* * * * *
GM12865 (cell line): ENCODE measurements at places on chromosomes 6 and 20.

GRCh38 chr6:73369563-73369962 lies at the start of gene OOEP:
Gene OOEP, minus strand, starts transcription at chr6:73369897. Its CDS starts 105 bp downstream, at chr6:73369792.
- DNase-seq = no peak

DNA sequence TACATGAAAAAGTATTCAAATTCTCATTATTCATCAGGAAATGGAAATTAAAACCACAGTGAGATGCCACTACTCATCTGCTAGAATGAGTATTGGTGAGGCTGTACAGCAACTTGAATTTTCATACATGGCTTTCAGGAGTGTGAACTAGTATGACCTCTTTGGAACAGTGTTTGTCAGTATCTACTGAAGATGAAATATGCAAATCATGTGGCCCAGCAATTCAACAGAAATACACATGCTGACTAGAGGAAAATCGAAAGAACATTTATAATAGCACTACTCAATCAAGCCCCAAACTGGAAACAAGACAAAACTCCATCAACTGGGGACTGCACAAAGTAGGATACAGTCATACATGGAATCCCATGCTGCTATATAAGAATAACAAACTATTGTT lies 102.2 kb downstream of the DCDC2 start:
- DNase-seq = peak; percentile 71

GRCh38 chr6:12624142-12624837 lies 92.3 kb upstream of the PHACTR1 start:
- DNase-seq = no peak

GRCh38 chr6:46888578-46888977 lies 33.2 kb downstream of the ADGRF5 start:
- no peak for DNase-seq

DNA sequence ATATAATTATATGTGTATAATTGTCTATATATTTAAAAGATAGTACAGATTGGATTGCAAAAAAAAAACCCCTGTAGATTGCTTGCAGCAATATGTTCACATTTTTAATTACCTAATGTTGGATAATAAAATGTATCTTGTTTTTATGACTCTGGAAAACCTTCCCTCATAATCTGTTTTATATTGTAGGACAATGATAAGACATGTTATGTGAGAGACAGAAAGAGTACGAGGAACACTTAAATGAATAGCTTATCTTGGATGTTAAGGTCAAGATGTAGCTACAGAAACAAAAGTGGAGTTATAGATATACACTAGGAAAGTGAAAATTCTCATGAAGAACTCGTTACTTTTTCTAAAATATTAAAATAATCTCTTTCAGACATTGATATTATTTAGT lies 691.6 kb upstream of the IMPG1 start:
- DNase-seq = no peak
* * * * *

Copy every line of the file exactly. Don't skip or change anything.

GM12865 (cell line): ENCODE measurements at places on chromosomes 6 and 20.

GRCh38 chr6:73369563-73369962 lies at the start of gene OOEP:
Gene OOEP, minus strand, starts transcription at chr6:73369897. Its CDS starts 105 bp downstream, at chr6:73369792.
- DNase-seq = no peak

DNA sequence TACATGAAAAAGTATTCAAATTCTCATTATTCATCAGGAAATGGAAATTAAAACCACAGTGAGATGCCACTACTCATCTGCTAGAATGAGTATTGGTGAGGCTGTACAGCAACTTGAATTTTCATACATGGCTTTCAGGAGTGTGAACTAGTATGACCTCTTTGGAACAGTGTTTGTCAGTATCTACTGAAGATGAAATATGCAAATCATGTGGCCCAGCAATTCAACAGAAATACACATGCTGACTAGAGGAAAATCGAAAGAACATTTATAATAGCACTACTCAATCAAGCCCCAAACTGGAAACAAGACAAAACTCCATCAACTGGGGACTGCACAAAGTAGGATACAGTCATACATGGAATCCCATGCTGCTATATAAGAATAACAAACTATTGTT lies 102.2 kb downstream of the DCDC2 start:
- DNase-seq = peak; percentile 71

GRCh38 chr6:12624142-12624837 lies 92.3 kb upstream of the PHACTR1 start:
- DNase-seq = no peak

GRCh38 chr6:46888578-46888977 lies 33.2 kb downstream of the ADGRF5 start:
- no peak for DNase-seq

DNA sequence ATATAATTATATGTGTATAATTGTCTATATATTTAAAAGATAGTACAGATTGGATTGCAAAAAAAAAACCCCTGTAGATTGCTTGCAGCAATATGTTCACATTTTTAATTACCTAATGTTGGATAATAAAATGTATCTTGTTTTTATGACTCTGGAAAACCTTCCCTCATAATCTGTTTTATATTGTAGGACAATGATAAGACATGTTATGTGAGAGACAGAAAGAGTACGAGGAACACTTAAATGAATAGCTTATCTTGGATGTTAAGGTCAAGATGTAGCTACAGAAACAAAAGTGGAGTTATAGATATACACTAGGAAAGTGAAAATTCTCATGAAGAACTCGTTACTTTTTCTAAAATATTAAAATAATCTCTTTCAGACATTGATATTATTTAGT lies 691.6 kb upstream of the IMPG1 start:
- DNase-seq = no peak